In a 2016 interview with Fortune, John Capioppo, author of Loneliness: Human Nature and the Need for Social Connection, argued that loneliness has a physical and psychological effect on people's health: "[Loneliness] is bad for your mental health: well-being goes down, depressive symptoms go up, your likelihood of developing mental and affective disorders increases," he said. While this is a known fact, a lot of people are even lonelier in their place of work more than ever. A coworking space can help in stemming the tide of loneliness.
Humans are inherently social creatures who thrive when placed in groups or communities where they feel a sense of belonging. Working within an organization has traditionally been a primary way for people to feel engaged. But with the growing numbers of entrepreneurs and freelancers, that structure has changed. A lot of people are now freelancing, and are enjoying the opportunity and autonomy that independence can bring. This freedom comes at a price, however, as freelancing in isolation can lead to depression, a decrease in productivity, and loneliness.
This is where the power of coworking comes into play. Coworking, is also a form of work which involves a shared working environment, often in an office. Unlike your usual office, the people who are coworking are usually not under the employment of the same corporation. Coworking is typically attractive to independent contractors, freelancers, small business owner, digital nomads, or startups who don't want to work in isolation.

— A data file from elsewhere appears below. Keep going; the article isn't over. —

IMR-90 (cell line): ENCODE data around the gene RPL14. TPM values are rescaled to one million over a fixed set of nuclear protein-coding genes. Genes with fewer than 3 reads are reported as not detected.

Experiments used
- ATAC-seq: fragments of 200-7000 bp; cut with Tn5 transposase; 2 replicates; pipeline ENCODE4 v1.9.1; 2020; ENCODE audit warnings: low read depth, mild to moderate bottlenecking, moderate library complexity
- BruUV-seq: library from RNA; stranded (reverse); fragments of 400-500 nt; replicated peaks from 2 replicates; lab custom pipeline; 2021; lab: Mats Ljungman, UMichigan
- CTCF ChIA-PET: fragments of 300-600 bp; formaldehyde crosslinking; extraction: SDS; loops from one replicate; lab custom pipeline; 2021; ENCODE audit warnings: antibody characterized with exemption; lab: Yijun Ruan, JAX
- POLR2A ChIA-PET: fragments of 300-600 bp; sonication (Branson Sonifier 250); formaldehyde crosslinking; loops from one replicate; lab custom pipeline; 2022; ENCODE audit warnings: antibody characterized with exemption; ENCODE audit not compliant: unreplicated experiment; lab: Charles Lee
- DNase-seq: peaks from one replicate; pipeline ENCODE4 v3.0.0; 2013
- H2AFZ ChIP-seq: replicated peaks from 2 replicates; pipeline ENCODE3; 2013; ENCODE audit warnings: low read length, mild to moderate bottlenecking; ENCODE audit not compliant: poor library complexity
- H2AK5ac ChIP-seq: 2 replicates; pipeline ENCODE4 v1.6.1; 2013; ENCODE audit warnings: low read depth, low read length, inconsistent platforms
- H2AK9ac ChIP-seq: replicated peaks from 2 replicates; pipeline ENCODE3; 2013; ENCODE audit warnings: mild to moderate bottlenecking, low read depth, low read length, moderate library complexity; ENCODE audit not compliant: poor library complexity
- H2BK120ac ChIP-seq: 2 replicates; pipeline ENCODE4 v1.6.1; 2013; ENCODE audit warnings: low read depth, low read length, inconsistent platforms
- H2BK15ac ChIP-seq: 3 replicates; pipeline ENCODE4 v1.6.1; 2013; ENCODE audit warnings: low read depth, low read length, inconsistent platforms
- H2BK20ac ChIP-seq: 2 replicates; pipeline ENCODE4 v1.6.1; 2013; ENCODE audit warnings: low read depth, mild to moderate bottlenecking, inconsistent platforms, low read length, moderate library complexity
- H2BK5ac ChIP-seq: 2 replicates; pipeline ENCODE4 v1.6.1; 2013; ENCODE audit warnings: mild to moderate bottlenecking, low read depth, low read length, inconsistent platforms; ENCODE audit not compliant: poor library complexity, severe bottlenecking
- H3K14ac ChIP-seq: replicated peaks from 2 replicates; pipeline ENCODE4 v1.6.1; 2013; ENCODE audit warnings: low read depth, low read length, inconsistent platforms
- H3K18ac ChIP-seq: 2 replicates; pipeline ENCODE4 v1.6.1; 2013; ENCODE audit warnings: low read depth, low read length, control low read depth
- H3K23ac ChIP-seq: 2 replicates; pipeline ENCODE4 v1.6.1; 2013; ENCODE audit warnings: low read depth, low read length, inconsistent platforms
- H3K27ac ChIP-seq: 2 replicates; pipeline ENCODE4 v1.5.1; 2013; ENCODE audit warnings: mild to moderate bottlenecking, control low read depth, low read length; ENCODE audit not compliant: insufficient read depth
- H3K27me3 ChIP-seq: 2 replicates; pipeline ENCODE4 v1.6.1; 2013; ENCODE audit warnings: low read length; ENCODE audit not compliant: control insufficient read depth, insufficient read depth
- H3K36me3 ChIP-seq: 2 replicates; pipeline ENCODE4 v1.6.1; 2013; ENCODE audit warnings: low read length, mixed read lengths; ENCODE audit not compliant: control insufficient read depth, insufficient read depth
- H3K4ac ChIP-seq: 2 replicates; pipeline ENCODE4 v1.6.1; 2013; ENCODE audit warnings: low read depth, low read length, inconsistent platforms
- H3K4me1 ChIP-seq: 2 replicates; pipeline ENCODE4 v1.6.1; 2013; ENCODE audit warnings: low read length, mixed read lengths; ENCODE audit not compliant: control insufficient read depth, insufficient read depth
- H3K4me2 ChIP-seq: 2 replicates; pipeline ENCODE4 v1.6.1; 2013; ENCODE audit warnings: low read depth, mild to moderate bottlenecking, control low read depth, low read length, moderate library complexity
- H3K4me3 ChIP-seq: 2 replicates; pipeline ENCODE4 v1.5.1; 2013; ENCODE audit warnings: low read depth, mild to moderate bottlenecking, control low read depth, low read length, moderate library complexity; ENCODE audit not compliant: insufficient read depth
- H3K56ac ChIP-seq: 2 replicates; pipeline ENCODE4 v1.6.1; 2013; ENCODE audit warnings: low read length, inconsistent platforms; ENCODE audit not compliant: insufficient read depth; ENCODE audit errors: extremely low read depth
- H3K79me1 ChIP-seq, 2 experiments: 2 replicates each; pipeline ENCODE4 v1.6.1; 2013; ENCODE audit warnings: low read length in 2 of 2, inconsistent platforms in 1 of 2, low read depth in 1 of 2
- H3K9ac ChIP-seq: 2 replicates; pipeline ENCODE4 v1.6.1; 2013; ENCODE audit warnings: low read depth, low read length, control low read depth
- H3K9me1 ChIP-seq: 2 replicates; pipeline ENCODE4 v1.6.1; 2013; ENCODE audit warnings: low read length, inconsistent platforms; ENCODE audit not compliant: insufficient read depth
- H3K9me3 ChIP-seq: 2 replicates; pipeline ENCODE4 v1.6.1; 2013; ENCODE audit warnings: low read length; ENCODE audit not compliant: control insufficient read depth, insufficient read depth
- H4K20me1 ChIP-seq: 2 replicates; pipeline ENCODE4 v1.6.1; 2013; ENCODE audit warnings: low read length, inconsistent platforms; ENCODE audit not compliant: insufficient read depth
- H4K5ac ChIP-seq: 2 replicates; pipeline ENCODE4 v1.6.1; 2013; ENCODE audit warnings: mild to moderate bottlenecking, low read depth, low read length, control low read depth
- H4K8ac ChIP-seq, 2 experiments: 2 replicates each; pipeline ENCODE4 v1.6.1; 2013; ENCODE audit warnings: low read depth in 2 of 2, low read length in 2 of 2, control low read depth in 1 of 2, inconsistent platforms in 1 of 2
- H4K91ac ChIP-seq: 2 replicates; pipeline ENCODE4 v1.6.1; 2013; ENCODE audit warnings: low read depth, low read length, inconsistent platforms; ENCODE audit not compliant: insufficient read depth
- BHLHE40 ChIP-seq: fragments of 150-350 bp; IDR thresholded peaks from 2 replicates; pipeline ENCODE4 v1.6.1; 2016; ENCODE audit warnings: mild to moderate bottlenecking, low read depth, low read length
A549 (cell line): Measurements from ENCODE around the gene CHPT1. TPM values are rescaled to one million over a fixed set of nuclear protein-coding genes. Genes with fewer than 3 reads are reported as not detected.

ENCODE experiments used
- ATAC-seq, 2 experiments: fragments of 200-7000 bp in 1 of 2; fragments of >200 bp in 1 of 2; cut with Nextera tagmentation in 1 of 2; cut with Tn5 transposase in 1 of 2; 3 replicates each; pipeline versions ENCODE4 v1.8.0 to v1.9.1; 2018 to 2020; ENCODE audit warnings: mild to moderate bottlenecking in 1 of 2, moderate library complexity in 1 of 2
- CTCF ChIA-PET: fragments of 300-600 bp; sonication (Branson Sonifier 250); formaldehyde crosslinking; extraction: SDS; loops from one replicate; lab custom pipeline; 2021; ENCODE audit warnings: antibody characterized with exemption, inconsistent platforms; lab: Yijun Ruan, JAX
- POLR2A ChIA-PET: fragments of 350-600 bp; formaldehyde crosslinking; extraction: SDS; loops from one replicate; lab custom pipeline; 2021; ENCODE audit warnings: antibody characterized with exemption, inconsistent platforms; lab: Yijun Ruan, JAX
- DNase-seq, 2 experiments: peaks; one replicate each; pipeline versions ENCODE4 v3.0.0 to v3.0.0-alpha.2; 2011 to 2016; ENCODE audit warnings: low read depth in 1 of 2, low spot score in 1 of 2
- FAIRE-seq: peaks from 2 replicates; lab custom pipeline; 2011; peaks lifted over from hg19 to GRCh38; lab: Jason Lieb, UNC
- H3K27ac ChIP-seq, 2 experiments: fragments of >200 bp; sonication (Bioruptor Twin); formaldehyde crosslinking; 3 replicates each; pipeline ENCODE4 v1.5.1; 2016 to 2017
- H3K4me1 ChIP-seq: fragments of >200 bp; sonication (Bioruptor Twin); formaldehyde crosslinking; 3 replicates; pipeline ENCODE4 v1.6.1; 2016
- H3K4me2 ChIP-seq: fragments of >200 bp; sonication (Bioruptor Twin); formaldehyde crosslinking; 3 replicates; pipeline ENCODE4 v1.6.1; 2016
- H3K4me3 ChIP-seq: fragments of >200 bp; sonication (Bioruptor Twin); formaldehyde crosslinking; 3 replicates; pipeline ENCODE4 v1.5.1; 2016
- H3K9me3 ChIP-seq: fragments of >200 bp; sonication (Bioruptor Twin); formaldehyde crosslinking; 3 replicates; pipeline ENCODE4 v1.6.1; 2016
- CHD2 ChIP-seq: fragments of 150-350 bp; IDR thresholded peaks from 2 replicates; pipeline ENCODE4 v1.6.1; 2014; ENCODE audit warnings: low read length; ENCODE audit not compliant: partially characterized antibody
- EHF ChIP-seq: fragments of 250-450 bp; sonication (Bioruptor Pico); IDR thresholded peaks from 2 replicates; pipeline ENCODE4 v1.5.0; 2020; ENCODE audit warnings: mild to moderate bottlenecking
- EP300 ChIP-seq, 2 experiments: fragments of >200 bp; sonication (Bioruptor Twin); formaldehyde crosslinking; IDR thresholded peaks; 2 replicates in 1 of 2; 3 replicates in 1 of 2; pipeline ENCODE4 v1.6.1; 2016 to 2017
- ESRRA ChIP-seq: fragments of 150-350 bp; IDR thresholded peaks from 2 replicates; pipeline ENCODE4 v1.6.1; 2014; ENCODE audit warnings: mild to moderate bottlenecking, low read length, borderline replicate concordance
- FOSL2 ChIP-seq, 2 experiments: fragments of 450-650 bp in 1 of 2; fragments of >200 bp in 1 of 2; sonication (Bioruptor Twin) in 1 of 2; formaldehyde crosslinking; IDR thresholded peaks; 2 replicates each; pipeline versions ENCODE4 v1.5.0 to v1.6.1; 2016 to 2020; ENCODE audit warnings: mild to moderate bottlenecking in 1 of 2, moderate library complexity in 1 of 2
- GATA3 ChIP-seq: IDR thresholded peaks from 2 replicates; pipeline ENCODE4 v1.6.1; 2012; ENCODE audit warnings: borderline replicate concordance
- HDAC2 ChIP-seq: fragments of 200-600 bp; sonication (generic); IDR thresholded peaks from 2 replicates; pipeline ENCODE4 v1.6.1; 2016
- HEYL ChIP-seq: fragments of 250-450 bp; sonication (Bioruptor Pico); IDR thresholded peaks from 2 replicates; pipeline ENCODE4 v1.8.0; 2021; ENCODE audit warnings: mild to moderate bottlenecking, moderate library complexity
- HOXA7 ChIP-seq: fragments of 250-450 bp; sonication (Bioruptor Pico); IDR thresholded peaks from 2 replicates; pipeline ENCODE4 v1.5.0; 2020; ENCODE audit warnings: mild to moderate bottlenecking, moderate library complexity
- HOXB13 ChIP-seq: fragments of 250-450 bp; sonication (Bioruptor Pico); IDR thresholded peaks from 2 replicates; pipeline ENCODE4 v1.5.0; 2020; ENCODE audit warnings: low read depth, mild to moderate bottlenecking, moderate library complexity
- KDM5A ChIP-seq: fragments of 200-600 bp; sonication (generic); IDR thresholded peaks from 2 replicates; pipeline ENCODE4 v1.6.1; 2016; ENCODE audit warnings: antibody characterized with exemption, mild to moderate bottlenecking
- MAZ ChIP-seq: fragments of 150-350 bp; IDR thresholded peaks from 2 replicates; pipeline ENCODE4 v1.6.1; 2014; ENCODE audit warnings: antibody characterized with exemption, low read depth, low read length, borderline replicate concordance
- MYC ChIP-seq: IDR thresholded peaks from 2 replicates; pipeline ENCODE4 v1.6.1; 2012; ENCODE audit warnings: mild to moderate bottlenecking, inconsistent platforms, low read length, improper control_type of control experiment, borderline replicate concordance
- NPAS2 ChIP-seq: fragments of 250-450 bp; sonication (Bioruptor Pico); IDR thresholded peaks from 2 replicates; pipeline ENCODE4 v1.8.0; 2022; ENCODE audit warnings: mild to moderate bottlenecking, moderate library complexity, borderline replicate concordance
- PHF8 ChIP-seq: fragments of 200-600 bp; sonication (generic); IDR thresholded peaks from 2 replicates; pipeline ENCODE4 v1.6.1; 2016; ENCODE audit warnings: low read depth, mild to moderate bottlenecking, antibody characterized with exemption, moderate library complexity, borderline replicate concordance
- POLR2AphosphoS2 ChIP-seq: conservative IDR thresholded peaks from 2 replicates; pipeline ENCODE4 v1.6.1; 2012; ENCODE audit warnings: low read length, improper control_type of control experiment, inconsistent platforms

Coworking seeks to cure this problem of isolation because it is made up of a group of like-minded people coming to work together not because they are bound by employment by an organization, but because they want to share ideas and just coexist. Coworking solves the social interaction problem that face freelancers, consultants, small business owners, and solopreneurs.
Ways in which coworking has helped to cure loneliness include social events, client referrals, belonging to a community, and creating a work/life balance. Many coworking spaces host events such as happy hour and lunch and learn, which are great ways to make connections with new members of the coworking space. These events are also ways to build networking connections and meet potential clients. Belonging to a community of similarly minded individuals reminds freelancers that their struggles are shared and together, a group of coworking individuals is like a support system. Also, when people work from home, they have a hard time separating work from life. But when they work in a coworking space, they are able to remove themselves from the work life at the end of the day, creating a health balance. At Treehouse Society, we host happy hours, mixers, and workshops for freelancers and young professionals to learn from each other. A typical work day here doesn't go without work buddies discussing ideas at lounging areas and our kitchen over coffee. Sometimes, the conversation is about the best practices for marketing and others, it's about the best spots near San Francisco.
DeskMag asked individuals what had changed for them since they transitioned to coworking. 86% attested to the fact that they felt less lonely, and 92% said it had increased their social circle.
A lot of positive physical and mental health benefits are associated with coworking. As a movement, coworking is built to serve the direct need of human interaction, and in doing so, it is eliminating the component of loneliness which used to be a problem for freelancers. This accounts for why it has grown in popularity right alongside the freelancing and entrepreneurial movement. This is why freelancers and entrepreneurs love coworking.
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